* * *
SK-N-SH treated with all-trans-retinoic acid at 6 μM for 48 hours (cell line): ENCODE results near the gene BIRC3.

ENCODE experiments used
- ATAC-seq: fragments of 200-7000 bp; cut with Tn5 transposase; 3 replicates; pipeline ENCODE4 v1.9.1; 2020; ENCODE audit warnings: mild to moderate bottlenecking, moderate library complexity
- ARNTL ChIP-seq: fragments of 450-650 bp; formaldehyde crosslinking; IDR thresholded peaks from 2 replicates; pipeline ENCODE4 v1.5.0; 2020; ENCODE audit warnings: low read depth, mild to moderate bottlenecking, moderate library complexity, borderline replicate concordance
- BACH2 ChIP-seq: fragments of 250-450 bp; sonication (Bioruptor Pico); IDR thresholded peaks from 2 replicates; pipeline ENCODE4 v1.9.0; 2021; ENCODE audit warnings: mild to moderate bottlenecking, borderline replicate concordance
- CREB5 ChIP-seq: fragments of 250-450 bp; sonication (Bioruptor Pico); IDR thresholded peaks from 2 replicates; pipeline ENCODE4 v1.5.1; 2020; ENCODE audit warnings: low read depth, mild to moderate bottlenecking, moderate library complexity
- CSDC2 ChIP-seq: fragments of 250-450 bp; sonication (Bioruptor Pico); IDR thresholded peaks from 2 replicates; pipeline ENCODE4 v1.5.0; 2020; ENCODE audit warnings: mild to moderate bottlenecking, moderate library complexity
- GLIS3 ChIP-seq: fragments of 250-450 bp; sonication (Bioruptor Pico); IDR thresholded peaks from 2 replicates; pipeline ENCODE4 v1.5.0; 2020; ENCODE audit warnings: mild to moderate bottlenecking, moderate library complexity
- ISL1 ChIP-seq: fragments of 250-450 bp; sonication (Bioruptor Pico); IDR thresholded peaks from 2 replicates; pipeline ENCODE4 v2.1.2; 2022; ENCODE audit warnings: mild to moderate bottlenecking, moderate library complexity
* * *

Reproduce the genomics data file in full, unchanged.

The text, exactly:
SK-N-SH treated with all-trans-retinoic acid at 6 μM for 48 hours (cell line): ENCODE results near the gene BIRC3.

ENCODE experiments used
- ATAC-seq: fragments of 200-7000 bp; cut with Tn5 transposase; 3 replicates; pipeline ENCODE4 v1.9.1; 2020; ENCODE audit warnings: mild to moderate bottlenecking, moderate library complexity
- ARNTL ChIP-seq: fragments of 450-650 bp; formaldehyde crosslinking; IDR thresholded peaks from 2 replicates; pipeline ENCODE4 v1.5.0; 2020; ENCODE audit warnings: low read depth, mild to moderate bottlenecking, moderate library complexity, borderline replicate concordance
- BACH2 ChIP-seq: fragments of 250-450 bp; sonication (Bioruptor Pico); IDR thresholded peaks from 2 replicates; pipeline ENCODE4 v1.9.0; 2021; ENCODE audit warnings: mild to moderate bottlenecking, borderline replicate concordance
- CREB5 ChIP-seq: fragments of 250-450 bp; sonication (Bioruptor Pico); IDR thresholded peaks from 2 replicates; pipeline ENCODE4 v1.5.1; 2020; ENCODE audit warnings: low read depth, mild to moderate bottlenecking, moderate library complexity
- CSDC2 ChIP-seq: fragments of 250-450 bp; sonication (Bioruptor Pico); IDR thresholded peaks from 2 replicates; pipeline ENCODE4 v1.5.0; 2020; ENCODE audit warnings: mild to moderate bottlenecking, moderate library complexity
- GLIS3 ChIP-seq: fragments of 250-450 bp; sonication (Bioruptor Pico); IDR thresholded peaks from 2 replicates; pipeline ENCODE4 v1.5.0; 2020; ENCODE audit warnings: mild to moderate bottlenecking, moderate library complexity
- ISL1 ChIP-seq: fragments of 250-450 bp; sonication (Bioruptor Pico); IDR thresholded peaks from 2 replicates; pipeline ENCODE4 v2.1.2; 2022; ENCODE audit warnings: mild to moderate bottlenecking, moderate library complexity